Public education's on my mind these days.

I never really considered what my feelings were about the subject until it became personal, which is pretty much the way it happens for most people.  Sure, I had some general feelings about it, based on my growing up and attending both public and private schools at different points in my life.  But the idea of activism over the subject of education never occurred to me.

Not until I started trying to figure out my son Toshiro's education.

And not until I saw Davis Guggenheim's new film "Waiting For 'Superman'".

I talked to another critic outside afterwards who seemed to think all of the information in Guggenheim's film was "Been there, done that," and if that's true, I salute him for his exceptional knowledge of the problems our students and their parents face these days.  Maybe there are other documentaries that deal with the same general subject, but for me, "Waiting For 'Superman'" was an eye-opener, and there's a stretch of it that is the most emotionally difficult real-life material I've seen in a film since "Dear Zachary."

The film lays out many of the problems that parents face when trying to find a place for students if they want to use the public system or, more importantly, if they need to use it.  I feel like an asshole even suggesting that I have a choice.  I probably don't.  I sent Toshi to a private pre-school, and when he comes back to the U.S. in January, I'll send him to the same place for the second half of kindergarten.  But beyond that?  I don't think I can do it and put Allen in school at the same time.  I'm a movie critic.  I'm not wealthy.  I'm working as much as I can on the side to make ends meet.  I'm carrying a mortgage, a family.  I want the best for my sons, but I have to be realistic.  I can't count on being able to afford private education for them.  I need to get them into the public system in a way that works.  I need to figure it out on their behalf, even though it has nothing to do with the system I attended as a kid.  Even starting to do that is daunting, and I'm almost a year into my research and I still don't know what to think.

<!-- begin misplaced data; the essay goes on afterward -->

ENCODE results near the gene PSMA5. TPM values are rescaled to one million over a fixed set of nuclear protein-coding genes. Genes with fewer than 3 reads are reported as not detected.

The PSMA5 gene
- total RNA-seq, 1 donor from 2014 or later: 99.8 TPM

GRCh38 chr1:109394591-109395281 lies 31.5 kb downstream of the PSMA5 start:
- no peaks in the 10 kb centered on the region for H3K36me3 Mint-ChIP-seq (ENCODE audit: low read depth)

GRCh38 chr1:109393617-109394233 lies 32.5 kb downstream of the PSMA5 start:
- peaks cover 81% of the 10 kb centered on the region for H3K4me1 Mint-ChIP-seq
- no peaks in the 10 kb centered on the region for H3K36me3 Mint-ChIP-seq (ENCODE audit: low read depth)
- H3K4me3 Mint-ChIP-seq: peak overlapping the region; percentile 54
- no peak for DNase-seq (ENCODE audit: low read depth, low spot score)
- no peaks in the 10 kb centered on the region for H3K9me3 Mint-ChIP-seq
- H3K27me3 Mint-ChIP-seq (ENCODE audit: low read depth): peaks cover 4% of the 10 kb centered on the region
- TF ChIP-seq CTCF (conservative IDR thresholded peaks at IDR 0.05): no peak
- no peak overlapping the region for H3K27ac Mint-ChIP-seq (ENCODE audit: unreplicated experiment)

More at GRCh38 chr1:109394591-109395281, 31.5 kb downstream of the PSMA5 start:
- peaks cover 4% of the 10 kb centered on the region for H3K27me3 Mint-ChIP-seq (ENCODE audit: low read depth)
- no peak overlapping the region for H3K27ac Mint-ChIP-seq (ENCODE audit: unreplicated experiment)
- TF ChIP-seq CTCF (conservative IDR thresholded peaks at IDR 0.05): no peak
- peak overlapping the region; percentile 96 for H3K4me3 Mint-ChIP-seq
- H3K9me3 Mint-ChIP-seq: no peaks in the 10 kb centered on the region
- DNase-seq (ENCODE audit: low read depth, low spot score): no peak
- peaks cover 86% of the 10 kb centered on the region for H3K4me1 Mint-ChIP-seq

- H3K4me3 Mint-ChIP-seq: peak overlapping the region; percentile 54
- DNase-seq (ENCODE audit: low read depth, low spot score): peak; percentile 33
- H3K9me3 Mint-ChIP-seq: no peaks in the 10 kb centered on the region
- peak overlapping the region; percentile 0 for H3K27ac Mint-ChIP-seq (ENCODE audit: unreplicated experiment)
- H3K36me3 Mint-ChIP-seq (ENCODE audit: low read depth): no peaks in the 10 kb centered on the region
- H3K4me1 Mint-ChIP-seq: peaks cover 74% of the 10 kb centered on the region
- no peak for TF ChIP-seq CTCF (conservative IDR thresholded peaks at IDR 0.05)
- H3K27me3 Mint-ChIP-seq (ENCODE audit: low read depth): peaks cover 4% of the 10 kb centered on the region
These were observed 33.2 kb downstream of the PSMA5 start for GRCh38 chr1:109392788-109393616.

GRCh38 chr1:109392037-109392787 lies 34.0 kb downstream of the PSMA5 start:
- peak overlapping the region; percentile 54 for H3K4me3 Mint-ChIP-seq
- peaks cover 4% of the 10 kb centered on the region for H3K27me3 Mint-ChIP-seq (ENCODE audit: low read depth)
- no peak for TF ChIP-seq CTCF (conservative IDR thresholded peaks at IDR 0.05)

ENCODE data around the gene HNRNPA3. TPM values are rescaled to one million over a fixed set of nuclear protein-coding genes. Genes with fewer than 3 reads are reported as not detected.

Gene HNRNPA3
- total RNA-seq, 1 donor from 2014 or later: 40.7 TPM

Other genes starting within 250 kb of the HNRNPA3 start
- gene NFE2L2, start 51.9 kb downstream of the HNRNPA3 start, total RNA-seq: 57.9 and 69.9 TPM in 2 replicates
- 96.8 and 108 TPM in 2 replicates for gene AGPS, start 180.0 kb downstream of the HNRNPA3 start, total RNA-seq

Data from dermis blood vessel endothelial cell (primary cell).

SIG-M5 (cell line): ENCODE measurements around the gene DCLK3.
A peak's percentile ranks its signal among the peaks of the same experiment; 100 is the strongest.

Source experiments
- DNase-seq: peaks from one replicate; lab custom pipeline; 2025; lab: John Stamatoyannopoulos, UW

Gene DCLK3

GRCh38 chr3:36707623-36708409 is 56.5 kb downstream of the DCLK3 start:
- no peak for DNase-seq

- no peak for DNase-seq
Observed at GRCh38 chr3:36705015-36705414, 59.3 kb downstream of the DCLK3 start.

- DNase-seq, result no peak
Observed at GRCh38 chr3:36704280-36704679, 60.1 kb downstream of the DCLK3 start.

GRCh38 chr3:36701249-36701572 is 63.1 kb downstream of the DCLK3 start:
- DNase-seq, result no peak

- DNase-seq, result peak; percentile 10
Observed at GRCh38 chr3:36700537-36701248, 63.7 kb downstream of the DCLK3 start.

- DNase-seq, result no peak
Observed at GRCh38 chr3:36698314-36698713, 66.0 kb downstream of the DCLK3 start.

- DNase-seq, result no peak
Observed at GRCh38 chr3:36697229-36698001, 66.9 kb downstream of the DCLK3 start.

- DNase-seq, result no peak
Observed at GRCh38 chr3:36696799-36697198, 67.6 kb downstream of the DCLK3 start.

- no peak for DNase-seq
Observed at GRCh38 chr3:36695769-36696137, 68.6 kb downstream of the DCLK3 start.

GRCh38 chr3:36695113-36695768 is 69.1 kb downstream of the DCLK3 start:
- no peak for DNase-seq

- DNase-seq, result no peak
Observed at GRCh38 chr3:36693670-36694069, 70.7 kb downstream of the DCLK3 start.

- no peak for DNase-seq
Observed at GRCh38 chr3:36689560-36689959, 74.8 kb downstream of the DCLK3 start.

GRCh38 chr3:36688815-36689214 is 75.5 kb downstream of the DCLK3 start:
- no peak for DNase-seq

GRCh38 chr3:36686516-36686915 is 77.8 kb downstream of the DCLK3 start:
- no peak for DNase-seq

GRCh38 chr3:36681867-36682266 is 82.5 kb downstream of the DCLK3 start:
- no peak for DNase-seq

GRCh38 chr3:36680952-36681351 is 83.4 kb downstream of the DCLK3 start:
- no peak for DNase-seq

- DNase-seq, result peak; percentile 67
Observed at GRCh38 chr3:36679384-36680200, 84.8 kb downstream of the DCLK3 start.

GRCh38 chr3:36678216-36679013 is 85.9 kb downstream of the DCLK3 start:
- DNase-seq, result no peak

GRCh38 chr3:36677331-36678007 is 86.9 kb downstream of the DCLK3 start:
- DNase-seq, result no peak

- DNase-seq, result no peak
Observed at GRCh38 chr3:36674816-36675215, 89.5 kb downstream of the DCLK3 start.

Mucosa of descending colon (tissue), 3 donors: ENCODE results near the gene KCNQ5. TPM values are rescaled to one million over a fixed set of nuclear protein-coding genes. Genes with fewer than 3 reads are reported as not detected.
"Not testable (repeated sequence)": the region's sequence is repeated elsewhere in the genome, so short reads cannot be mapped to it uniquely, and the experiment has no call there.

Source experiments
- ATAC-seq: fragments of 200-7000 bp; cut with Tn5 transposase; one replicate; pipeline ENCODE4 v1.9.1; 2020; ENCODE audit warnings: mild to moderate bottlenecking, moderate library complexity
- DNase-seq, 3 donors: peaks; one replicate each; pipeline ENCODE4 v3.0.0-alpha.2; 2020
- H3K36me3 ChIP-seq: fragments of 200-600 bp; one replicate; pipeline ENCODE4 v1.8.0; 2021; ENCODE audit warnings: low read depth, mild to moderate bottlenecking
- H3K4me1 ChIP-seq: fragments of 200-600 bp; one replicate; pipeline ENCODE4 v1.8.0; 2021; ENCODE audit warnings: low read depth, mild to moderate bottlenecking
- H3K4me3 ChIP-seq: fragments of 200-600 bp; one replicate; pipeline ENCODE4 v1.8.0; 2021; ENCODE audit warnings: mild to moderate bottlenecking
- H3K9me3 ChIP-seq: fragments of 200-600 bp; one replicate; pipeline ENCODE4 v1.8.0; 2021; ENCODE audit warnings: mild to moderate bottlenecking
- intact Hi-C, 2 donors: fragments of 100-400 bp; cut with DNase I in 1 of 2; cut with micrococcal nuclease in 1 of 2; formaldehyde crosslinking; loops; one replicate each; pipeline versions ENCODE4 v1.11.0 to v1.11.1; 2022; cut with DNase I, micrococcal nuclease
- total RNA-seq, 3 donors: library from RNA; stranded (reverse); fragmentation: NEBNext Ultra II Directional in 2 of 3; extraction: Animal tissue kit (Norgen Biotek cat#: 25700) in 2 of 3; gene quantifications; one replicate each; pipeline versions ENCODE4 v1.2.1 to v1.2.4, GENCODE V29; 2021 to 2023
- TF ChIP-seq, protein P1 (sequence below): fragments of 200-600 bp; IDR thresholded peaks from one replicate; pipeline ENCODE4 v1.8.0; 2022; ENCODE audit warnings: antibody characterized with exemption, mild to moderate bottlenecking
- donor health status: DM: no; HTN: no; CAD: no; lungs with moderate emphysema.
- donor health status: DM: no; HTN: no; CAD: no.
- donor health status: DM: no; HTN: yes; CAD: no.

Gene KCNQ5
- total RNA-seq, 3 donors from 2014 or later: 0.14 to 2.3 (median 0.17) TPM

The film also lays out answers, and the title is a wry example of the sort of thinking that typically goes on, a sort of putting things off in hopes that someone else will solve them.  The film doesn't have all the answers, but it does push viewers to be active, to get involved.  Unfortunately, in order to really push you to action, Guggenheim has to show you something to upset you, and he uses school lotteries to do it.  I didn't really understand this process, in which families compete by lottery for spots in desirable schools.  Until you get to know a family and understand what it means to them to get this education for their son or their daughter, only to see that dream shattered during a formal ceremony in which children's futures are determined by random chance, you do not truly understand how screwed up the system is.  Guggenheim makes sure you get to know several of these families, and he shows you people who get in and people who don't, and he's great at making you feel both that high and that low in a very personal way.

He also frustrates by showing what happened in Washington D.C. when Michelle Rhee tried to reform the system.  He's very clear about laying out what worked about her proposals and her plans, and then he lays blame square on the teacher's unions for blocking Rhee in her efforts to shake up the process.  I understand the need for teacher's unions, and I'm certainly not anti-union, but I think we need to completely overhaul the way things work for the good of the kids, and the kids are far more important than any union or job contract or negotiation.

This is not the definitive film on American education, and I'm not sure there really could be one, but it is a smart piece of agit-prop that picks the right targets and hits those targets with precise aim.  I think it's better than Guggenheim's Oscar-winning "An Inconvenient Truth," and I strongly encourage anyone remotely affected by this subject to see this as soon as you can.

"Waiting For 'Superman'" opens in limited release this Friday.

 

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